MOULTONBOROUGH, N.H. -- Presidential hopeful John Edwards said yesterday he's raising enough money to compete in the early states and invoked Howard Dean's 2004 fund-raising totals as a cautionary tale.
"Money will not decide who the nominee's going to be," Edwards said in an interview . "Everyone will remember Governor Dean who out raised everyone else by more than 2-to-1 and wasn't able to win the nomination."
Edwards's campaign reported it raised $9 million from April through June. It's a shortfall compared to Senators Barack Obama or Hillary Rodham Clinton -- his top rivals who best him both in the polls and fund-raising tallies.
"I like very much where I am," Edwards said, taking a break from his three-day vacation with his wife and two youngest children. "Among the three of us, I'm the underdog. I'm fighting. I like that place. It's always worked very well for me. That's the story of my life."
Edwards said he's on pace to run the $40 million campaign through the early states.
"We have at least three presidential candidates on the Democratic side who have plenty money to run a serious campaign in the early states, where the nomination will be decided," he said. "We will have plenty of money. We'll have more money than we had last time, a good bit more."
HOLLYWOOD, Fla. -- Not yet a 2008 candidate, Fred Thompson energized young Republicans with a speech yesterday that was heavy on rhetoric and short on policy pronouncements. He branded Democrats as "the party of despair."
Chants of "Fred" and "Run, Fred, Run," greeted the actor and former GOP senator from Tennessee from many among the 350 people at the Young Republicans National Convention. The crowd interrupted his nine-minute speech with wild applause and mobbed him when he left.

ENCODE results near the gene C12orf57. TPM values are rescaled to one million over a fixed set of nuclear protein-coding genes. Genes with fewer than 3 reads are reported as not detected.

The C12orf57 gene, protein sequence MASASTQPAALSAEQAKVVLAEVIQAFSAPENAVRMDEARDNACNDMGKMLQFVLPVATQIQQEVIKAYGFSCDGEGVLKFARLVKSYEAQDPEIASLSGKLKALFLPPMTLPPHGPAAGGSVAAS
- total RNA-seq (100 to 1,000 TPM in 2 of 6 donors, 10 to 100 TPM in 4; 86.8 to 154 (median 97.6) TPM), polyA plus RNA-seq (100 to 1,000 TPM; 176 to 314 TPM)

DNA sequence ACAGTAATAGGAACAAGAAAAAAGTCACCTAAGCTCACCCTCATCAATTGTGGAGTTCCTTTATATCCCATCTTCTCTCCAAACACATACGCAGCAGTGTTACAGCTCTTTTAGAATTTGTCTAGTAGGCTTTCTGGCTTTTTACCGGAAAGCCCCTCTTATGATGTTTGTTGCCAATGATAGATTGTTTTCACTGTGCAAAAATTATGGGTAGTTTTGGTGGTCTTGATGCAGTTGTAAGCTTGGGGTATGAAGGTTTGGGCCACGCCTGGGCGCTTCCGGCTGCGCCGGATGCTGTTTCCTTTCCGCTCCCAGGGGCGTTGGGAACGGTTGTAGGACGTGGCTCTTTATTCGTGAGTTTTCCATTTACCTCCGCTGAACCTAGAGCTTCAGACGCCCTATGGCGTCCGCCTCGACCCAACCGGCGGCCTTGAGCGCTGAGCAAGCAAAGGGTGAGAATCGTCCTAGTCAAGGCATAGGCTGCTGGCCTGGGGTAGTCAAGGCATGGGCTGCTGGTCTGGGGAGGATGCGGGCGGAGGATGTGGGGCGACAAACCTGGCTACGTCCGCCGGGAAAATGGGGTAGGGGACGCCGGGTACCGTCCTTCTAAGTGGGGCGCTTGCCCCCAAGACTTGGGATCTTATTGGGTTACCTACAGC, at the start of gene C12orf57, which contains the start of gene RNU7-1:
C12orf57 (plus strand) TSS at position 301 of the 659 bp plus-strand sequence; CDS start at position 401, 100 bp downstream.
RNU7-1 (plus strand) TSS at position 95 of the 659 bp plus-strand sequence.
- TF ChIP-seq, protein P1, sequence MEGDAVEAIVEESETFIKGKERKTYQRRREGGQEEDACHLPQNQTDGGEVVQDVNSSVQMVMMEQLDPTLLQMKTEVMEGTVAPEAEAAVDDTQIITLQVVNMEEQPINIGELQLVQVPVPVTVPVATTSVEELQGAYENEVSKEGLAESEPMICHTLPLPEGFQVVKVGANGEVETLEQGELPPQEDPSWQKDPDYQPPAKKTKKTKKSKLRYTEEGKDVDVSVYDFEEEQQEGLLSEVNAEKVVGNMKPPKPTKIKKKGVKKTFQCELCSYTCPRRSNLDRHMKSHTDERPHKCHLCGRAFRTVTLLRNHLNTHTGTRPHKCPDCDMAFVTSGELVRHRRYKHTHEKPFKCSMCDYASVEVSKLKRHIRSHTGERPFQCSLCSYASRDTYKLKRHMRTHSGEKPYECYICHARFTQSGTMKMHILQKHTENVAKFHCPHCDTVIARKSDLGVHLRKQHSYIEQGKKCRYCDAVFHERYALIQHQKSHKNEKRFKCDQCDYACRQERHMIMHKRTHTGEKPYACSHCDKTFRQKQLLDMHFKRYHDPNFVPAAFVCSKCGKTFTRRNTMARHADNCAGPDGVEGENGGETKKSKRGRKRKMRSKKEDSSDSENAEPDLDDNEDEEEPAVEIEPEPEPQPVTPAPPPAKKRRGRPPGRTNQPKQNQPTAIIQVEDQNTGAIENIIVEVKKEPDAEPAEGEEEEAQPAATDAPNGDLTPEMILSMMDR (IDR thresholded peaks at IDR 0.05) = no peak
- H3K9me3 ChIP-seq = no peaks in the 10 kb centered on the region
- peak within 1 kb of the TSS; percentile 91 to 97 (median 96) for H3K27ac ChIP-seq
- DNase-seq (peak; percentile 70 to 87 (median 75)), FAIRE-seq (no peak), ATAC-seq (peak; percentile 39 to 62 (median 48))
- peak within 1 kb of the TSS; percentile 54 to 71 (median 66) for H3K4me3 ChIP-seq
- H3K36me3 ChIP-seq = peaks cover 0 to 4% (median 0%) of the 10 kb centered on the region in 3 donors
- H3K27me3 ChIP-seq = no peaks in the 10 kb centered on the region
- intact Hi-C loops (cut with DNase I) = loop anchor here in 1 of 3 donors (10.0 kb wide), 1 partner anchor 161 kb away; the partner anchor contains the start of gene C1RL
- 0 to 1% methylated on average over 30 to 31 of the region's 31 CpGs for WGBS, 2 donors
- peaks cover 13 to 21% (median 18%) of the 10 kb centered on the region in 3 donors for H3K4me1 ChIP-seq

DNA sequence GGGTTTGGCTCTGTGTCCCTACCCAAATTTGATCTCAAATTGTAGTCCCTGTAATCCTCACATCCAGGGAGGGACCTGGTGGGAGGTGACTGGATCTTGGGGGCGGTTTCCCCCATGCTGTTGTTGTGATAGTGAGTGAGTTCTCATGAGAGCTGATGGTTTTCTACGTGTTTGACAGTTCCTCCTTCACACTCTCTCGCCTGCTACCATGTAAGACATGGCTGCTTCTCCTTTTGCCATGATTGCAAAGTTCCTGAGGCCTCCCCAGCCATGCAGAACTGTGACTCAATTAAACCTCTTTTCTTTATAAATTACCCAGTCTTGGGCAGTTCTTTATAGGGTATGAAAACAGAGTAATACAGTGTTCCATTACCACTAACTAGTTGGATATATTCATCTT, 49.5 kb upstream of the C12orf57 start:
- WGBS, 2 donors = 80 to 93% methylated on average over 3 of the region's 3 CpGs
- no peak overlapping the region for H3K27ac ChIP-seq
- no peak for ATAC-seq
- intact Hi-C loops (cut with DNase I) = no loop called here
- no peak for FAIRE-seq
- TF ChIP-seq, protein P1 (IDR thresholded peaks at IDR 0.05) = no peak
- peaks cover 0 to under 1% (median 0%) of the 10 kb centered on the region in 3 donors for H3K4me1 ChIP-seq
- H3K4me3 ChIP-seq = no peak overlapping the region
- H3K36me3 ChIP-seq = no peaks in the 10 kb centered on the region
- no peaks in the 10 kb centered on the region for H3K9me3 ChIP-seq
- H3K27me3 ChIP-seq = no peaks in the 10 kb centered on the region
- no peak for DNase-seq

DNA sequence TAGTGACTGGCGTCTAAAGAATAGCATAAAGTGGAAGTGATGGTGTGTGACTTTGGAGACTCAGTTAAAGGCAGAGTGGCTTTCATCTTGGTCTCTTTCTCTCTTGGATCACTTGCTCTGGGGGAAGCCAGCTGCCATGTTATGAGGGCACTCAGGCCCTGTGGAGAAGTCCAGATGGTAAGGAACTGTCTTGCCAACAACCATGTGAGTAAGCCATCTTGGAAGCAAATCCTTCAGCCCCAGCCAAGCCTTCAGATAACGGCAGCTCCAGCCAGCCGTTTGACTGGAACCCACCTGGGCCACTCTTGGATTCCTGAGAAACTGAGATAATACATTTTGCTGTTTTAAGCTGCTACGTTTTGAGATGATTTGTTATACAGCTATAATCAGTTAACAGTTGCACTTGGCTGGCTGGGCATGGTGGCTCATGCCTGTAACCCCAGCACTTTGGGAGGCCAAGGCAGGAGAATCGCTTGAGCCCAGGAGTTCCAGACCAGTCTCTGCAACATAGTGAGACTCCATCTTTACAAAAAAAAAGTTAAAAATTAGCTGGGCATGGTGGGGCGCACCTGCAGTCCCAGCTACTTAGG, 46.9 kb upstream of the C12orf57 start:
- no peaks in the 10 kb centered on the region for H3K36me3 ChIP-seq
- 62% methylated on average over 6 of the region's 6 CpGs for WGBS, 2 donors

"It makes me feel like the waters are pretty warm," Thompson said afterward. He has formed an exploratory committee to gauge support for a White House run and raise money. He is expected to announce presidential campaign plans to run soon.
While he has yet to join the 10-man Republican race, he has soared in polls, taken in at least several million dollars, assembled a staff and visited early primary states New Hampshire and South Carolina. (AP)
JACKSONVILLE, Fla. -- Republican presidential candidate Rudy Giuliani ran into a buzz saw of opposition yesterday when he explained his opposition to a flat federal income tax.
Giuliani addressed a group of about 500 people in a standing-room only crowd at a town hall meeting at the University of North Florida, answering questions on a variety of topics from Iraq and Iran to Social Security and his plan for tax cuts.
Several dozen people wearing white flat tax T-shirts and hats and carrying signs jeered when Giuliani, in response to a question, said he would not be in favor of a flat tax.
"I have to study it some more," the former mayor said.
"I don't think a flat tax is realistic change for America. Our economy is dependent upon the way our tax system operates," he said. (AP)